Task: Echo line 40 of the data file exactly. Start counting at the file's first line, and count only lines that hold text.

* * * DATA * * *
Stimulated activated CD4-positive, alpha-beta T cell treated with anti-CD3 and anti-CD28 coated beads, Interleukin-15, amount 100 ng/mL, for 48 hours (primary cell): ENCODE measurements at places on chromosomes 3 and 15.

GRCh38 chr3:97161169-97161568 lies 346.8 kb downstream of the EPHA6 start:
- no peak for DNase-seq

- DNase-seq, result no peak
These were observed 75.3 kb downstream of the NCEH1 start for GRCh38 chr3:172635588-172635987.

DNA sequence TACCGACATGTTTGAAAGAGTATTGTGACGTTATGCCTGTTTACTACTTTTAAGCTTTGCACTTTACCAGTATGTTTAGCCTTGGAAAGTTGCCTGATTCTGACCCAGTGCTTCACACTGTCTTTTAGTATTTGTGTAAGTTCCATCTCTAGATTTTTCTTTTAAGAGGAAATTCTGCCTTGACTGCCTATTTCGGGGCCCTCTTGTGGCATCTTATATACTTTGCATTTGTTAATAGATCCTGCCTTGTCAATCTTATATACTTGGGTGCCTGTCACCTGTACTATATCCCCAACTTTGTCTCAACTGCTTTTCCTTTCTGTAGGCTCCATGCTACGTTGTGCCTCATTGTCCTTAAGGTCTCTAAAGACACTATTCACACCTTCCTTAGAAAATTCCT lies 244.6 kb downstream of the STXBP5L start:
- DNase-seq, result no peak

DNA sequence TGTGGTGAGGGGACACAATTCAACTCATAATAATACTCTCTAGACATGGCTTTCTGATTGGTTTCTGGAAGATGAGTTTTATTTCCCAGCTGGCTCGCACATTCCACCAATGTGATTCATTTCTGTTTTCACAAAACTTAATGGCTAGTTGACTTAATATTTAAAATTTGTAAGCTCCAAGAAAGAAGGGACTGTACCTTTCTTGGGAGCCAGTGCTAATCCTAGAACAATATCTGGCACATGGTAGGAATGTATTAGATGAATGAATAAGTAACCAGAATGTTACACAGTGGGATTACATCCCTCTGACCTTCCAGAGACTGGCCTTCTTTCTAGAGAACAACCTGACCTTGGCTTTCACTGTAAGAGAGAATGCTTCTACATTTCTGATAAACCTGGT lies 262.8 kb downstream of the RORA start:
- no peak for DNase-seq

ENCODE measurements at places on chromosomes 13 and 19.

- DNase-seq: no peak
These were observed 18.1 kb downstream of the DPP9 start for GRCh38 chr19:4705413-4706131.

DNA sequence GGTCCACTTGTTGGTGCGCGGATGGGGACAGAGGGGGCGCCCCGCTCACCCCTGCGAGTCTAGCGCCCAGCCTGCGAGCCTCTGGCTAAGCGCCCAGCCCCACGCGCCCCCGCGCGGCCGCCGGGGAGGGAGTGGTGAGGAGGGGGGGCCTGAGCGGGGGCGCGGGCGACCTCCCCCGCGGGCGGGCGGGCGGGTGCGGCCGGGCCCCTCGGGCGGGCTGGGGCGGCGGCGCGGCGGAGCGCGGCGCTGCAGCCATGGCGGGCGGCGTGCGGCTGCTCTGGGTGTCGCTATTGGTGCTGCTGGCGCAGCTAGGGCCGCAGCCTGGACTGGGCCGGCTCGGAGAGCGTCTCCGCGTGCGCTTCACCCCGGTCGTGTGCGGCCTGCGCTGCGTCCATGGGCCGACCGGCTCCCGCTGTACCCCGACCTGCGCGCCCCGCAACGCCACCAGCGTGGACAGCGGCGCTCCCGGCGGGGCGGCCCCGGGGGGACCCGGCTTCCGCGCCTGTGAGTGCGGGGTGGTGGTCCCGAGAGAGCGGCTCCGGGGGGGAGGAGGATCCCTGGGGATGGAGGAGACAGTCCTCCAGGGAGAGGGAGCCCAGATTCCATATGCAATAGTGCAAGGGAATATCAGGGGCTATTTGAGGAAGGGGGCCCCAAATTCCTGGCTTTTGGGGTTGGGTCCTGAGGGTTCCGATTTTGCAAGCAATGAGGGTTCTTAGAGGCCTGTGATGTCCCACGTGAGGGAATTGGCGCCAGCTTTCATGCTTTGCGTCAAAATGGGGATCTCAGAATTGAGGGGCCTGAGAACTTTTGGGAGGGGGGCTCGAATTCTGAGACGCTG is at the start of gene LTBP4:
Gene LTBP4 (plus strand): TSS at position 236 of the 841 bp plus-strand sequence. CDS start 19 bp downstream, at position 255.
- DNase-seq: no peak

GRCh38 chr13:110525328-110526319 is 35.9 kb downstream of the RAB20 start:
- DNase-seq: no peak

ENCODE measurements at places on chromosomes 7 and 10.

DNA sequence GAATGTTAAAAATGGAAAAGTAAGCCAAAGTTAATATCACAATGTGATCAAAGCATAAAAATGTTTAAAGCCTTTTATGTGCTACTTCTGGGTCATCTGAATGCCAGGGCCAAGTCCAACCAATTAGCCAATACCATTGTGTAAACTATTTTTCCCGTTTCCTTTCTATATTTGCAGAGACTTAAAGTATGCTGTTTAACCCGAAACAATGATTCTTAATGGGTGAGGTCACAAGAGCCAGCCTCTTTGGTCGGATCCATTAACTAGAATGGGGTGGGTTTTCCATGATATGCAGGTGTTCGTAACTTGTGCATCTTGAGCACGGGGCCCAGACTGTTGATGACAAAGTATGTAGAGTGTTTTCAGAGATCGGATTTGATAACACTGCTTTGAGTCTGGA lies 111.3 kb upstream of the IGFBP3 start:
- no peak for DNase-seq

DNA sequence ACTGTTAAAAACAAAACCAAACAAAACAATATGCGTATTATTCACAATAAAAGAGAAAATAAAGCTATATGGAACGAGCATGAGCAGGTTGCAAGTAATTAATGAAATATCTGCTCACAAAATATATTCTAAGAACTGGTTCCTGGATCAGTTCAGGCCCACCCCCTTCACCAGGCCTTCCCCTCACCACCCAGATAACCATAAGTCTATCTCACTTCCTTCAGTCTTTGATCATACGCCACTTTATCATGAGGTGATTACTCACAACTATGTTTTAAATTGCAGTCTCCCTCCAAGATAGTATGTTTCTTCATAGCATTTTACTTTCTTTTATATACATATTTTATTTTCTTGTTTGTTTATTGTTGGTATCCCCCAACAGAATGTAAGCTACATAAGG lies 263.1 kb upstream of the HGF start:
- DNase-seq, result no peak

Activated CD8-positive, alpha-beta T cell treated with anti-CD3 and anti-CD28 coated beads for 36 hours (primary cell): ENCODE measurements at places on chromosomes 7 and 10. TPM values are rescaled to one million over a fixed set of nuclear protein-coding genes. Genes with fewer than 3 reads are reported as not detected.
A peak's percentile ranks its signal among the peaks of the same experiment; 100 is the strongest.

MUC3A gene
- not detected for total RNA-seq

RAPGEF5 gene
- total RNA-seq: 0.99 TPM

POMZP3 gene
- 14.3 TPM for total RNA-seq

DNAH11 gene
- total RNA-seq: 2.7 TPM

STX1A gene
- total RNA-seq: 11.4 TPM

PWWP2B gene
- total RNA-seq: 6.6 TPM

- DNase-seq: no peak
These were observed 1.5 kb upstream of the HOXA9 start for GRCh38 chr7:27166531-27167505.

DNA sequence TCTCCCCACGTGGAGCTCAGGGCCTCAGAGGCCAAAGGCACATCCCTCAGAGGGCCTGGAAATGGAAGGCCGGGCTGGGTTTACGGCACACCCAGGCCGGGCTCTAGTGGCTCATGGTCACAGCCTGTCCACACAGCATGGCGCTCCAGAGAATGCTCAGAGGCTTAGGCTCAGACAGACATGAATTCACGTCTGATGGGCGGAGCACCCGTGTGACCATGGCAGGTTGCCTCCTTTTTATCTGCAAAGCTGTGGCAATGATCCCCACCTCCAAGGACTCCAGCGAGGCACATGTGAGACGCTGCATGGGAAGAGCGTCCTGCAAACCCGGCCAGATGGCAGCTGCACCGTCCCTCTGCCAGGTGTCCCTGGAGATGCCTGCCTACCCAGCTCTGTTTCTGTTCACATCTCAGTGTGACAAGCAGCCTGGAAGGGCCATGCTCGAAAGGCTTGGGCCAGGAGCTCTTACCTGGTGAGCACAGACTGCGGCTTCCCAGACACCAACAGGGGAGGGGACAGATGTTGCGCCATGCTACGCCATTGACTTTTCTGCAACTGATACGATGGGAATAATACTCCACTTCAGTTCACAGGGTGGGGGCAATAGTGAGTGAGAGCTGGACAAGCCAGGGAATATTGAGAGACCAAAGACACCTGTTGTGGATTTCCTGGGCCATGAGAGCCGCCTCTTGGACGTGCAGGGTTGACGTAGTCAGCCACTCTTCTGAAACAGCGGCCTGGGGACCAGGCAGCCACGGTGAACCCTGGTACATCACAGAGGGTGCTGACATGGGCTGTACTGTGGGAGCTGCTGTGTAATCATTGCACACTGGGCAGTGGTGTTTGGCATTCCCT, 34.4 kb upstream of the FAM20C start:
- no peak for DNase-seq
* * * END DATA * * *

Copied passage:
- no peak for DNase-seq